The Arctic has spurred the creativity of artists for centuries, marking as it does the border between the known and the unknown, the visible and invisible worlds. As historian Robert McGhee so eloquently put it, they are, in many ways, the "last imaginary place" on earth. Most of the time, artists relied on the sketches and accounts of explorers, reconstructing this unearthly country by borrowing the witness of those who sojourned there; some of the most astonishing works -- Friedrich's "Sea of Ice," or Landseer's "Man Proposes, God Disposes," were painted by men who had never approached within a thousand miles of the Arctic Circle. And yet, even in the nineteenth century, there were artists -- sometimes a whole shipload of them -- who headed north to see this singular landscape for themselves. The Armerican artist William Bradford chartered annual excursions for photography ice-painting nearly every year from 1861 to 1867. In 1869, aboard the Panther, with the explorer Isaac I. Hayes as their guide, Bradford and his fellow artists journeyed father north than any such party had managed before, venturing deep into Melville Bay before being turned back by the implacable barrier of pack-ice at about 75º north. In his quest to make the most of his northern sojourns, Bradford regularly brought along hired photographers to take studies of every scene. Two of these, John L. Dunmore and George P. Critcherson, accompanied him on the Panther, making hundreds of wet-plate collodion images, from which Bradford later drew from to assemble the massive elephant-folio volume, The Arctic Regions.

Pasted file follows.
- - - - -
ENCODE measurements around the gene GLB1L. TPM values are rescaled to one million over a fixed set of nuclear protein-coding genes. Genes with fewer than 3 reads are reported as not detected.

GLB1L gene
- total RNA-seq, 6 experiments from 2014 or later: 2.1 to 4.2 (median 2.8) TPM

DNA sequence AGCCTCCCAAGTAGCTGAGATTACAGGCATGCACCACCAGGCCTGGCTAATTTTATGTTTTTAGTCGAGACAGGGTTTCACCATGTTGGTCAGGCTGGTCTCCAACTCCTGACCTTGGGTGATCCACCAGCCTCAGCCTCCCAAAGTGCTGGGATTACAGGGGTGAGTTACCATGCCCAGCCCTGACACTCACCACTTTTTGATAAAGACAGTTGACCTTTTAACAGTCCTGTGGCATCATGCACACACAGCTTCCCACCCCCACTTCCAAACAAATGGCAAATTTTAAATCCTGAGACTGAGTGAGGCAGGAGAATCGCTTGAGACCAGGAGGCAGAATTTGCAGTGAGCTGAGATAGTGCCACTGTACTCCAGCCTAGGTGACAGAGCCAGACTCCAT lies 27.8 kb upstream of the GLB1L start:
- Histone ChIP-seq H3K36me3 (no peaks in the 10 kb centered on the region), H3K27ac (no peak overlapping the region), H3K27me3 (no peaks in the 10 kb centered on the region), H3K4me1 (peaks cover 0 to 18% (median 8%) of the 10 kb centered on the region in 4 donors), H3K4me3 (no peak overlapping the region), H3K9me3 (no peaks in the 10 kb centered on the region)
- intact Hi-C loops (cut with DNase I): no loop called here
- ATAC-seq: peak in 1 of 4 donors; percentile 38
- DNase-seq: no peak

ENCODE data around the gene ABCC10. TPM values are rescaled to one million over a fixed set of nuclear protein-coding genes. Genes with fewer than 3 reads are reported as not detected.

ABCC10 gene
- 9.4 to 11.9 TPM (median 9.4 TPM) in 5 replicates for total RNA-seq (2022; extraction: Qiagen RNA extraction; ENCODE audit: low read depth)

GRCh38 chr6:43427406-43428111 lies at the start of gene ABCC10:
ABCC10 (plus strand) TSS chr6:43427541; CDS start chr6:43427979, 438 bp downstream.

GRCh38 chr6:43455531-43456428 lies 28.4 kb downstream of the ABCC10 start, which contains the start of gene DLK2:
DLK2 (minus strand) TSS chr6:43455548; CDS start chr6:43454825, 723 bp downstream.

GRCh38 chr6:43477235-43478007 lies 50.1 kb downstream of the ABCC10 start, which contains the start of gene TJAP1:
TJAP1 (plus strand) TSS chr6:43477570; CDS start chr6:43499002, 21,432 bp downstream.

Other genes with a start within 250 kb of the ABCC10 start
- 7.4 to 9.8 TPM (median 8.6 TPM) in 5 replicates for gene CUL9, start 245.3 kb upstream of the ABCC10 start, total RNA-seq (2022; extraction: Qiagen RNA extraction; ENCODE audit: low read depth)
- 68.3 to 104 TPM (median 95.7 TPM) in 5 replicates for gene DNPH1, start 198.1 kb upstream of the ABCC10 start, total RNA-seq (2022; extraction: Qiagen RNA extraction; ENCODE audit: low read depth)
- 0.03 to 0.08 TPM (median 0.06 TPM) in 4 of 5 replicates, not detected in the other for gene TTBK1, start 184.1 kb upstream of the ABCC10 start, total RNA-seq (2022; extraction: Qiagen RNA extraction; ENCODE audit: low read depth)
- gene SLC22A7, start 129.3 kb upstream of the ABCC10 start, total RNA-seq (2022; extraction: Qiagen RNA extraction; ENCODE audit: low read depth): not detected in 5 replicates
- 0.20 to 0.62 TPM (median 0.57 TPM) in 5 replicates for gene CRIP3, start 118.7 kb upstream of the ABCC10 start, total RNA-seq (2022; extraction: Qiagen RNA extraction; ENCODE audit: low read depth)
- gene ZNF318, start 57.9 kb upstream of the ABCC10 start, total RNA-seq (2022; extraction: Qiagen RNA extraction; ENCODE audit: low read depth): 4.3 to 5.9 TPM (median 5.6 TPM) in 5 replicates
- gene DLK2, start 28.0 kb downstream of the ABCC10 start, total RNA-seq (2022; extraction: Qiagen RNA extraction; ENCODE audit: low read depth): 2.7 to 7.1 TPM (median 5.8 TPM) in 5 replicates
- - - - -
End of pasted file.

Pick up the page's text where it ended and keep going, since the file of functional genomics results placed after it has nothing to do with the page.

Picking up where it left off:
Such a thing, I had until now thought, was a curiously nineteenth-century notion: putting artists on a picture-making cruise seemed somehow both bold and quaint. And yet just today, just by chance, I stumbled across a documentary, Art from the Arctic, which describes a series of voyages made between 2003 and 2005, with British filmmaker David Buckland taking the role of Bradford, and the passenger-artists including sculptors Anthony Gormley and Rachel Whiteread, choreographer Siobhan Davis, and the writer Ian McEwen. The film documenting their journeys is, happily, available to watch free online, both at Hulu and at SnagFilms (I recommend the latter, as it's free of adverts for insurance companies). The film itself isn't terribly remarkable, though there are some lovely shots of Svalbard, including calving glaciers and a polar bear which -- thanks to a telephoto lens -- looks dangerously close to a boatload of defenseless artists. Nevertheless, the story it tells is a remarkable one; in this day and age of virtual visits and Skyping sociality, it's somehow encouraging to see artists and writers actually enduring the rigors of a sea voyage -- and, in one case, a wintering-over -- simply to gain that ineluctable thing that we still can call "experience." I recommend it very highly, and hope that perhaps this sort of thing may happen again -- if it does, I'll put in for a ticket.